From here, the two partners will come to some agreement, usually with promises that such incidents will never happen again. Domestic abusers can often be very convincing about the remorse they feel and the promises of changing, with victims wanting their relationship to work, so they stay together.

Phase 4 – The Calm

After the reconciliation, the abuser is on their best behaviour, and this is sometimes referred to as the honeymoon phase. The abuser seeks to repair the relationship, and during this phase may agree to counselling, buy presents and so on to present a better version of the relationship. However, over time things revert to the norm, and the stress cycle begins again.

The reason this matters is that an abusive relationship may go through this cycle a hundred times, but once began, it will not end until the victim breaks the cycle, usually by leaving. However, for a victim of domestic abuse, leaving is not always straightforward. In fact, while some victims may recognize this cycle while they are in it, and others see it when written down like this, some may still not understand they are in an abusive relationship without help.

For many, unless there is physical abuse, there is no domestic abuse, but the issues victims face can be just as destructive with or without a physical element.

Power and Control – The Abuse Wheel

The driving force for the majority of domestic abuse is about power and control. The abuser seeks to dominate their victim, and the abuse wheel highlights the ways on which that is achieved.

  • Coercion and threats such as threatening suicide or suggesting they will leave, take the children and so on may not leave physical evidence, but are nonetheless domestic abuse, and can leave significant mental injury.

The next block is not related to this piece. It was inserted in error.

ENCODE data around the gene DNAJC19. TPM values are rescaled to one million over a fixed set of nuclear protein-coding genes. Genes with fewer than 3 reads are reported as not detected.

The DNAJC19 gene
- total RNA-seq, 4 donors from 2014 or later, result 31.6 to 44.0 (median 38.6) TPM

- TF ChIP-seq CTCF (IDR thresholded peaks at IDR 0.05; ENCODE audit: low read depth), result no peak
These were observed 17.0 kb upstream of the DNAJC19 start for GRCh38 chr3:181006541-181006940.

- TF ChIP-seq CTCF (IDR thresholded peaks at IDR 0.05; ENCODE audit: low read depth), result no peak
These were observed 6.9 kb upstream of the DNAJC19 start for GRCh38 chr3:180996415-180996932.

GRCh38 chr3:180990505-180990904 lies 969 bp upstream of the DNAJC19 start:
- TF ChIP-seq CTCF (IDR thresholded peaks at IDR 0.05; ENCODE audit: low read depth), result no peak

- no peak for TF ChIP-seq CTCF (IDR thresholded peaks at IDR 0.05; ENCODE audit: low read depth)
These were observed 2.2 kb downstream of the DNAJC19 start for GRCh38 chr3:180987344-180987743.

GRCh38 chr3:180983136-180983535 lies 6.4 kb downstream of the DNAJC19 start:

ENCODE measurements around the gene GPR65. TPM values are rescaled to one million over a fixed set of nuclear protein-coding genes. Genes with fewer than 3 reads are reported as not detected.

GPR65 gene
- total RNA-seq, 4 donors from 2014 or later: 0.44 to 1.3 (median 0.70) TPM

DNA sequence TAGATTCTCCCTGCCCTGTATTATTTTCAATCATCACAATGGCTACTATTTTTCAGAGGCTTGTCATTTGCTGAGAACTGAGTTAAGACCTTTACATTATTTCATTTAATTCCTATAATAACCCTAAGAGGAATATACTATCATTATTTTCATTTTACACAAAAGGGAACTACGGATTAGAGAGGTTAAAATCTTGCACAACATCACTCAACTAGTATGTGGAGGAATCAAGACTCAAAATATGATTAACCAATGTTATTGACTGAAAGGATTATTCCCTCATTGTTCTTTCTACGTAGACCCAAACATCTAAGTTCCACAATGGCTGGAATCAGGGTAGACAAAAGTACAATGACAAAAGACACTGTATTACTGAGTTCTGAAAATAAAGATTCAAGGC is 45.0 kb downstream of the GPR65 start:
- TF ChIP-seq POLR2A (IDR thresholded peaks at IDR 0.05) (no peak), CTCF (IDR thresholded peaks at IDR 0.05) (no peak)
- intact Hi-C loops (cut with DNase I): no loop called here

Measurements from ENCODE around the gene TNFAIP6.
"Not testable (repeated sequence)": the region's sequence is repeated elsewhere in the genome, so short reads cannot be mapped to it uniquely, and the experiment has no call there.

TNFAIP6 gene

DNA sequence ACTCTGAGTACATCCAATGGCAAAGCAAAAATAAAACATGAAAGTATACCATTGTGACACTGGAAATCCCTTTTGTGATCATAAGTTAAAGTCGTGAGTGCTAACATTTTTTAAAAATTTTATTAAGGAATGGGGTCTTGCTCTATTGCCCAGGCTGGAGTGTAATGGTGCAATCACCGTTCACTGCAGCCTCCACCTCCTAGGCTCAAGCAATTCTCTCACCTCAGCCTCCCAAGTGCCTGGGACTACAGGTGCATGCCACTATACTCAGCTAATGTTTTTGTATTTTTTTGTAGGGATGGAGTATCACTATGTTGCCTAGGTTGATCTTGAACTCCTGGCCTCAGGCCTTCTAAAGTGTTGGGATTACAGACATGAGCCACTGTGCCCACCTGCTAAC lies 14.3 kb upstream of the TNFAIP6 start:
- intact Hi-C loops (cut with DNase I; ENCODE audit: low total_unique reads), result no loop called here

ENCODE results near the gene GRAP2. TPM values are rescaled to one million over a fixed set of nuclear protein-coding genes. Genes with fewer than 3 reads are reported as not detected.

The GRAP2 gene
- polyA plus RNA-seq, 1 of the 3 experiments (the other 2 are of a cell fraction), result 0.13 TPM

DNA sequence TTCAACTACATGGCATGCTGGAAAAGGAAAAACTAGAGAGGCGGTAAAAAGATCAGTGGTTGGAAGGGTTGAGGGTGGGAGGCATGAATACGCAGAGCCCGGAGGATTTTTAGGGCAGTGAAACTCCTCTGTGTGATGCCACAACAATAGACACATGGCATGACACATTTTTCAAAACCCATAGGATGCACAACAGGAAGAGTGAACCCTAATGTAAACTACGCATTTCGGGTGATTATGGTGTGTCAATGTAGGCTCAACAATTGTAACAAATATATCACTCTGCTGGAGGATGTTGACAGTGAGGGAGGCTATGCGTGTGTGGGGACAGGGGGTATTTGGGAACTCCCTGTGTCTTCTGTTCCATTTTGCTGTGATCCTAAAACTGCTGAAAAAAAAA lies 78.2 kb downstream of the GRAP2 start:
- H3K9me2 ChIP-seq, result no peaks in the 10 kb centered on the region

• Economic abuse is another non-physical form of domestic violence, whether that is preventing a partner for taking a job, hiding income and making the victim ask for money just to live give the abuser extensive control over their victim’s behaviour.
  • Isolating the victim from others, controlling what they read or see, all prevent the victim from discussing their situation and force reliance on the abuser.
  • Intimidation is another form of abuse that may not leave visible physical injury, but is seriously abusive and has a lasting impact. The domestic abuser may display physical violence, smashing furniture for instance, without actually harming the victim physically, but the threat is just as effective in generating fear, and is just as abusive as any other type.
  • Confusion is another way to mentally intimidate the victim. From dismissing abuse as a joke, something the victim should just forget to denying it ever occurred, as well as emotional abuse such as making the victim feel guilty for the problems, all cause confusion and allow the abuser to assert their control.

Dealing with domestic abuse in the UK

There are a number of organizations to help victims of domestic violence, including shelters for those that need to get away from the family home. However, perhaps the biggest obstacle to a victim of domestic violence in the UK taking action is accepting that they are in an abusive relationship.

It can be easy to deny, especially if there is no direct physical violence, but domestic violence comes in a number of ways, and victims do not necessarily need bruises to be suffering from long term damage from the consequences.